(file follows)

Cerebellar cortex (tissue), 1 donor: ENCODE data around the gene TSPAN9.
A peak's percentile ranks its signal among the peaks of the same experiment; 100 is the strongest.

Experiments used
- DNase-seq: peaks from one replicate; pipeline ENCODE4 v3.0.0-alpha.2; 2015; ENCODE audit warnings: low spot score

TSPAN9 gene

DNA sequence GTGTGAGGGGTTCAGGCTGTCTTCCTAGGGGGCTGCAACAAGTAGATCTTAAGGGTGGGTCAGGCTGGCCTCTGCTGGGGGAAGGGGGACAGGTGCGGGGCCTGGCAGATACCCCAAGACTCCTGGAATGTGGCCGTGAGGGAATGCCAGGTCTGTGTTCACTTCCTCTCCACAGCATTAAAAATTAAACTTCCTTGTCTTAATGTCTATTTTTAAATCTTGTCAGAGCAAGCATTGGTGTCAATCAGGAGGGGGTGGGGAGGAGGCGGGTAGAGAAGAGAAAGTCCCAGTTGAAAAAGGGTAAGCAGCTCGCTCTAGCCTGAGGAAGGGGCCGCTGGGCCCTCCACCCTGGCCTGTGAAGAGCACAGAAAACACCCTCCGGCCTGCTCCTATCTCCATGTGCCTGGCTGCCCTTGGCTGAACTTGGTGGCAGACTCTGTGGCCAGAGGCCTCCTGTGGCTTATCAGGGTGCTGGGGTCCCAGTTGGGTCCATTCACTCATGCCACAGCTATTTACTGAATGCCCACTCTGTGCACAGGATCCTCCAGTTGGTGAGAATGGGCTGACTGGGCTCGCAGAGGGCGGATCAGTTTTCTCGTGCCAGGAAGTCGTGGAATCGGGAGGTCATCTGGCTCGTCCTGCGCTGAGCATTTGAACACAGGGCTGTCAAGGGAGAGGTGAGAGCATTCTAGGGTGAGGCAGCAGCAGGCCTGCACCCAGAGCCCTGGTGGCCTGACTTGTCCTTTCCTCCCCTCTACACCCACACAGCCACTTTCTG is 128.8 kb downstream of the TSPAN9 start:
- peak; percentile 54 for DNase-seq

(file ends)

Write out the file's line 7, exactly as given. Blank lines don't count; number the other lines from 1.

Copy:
- peak; percentile 54 for DNase-seq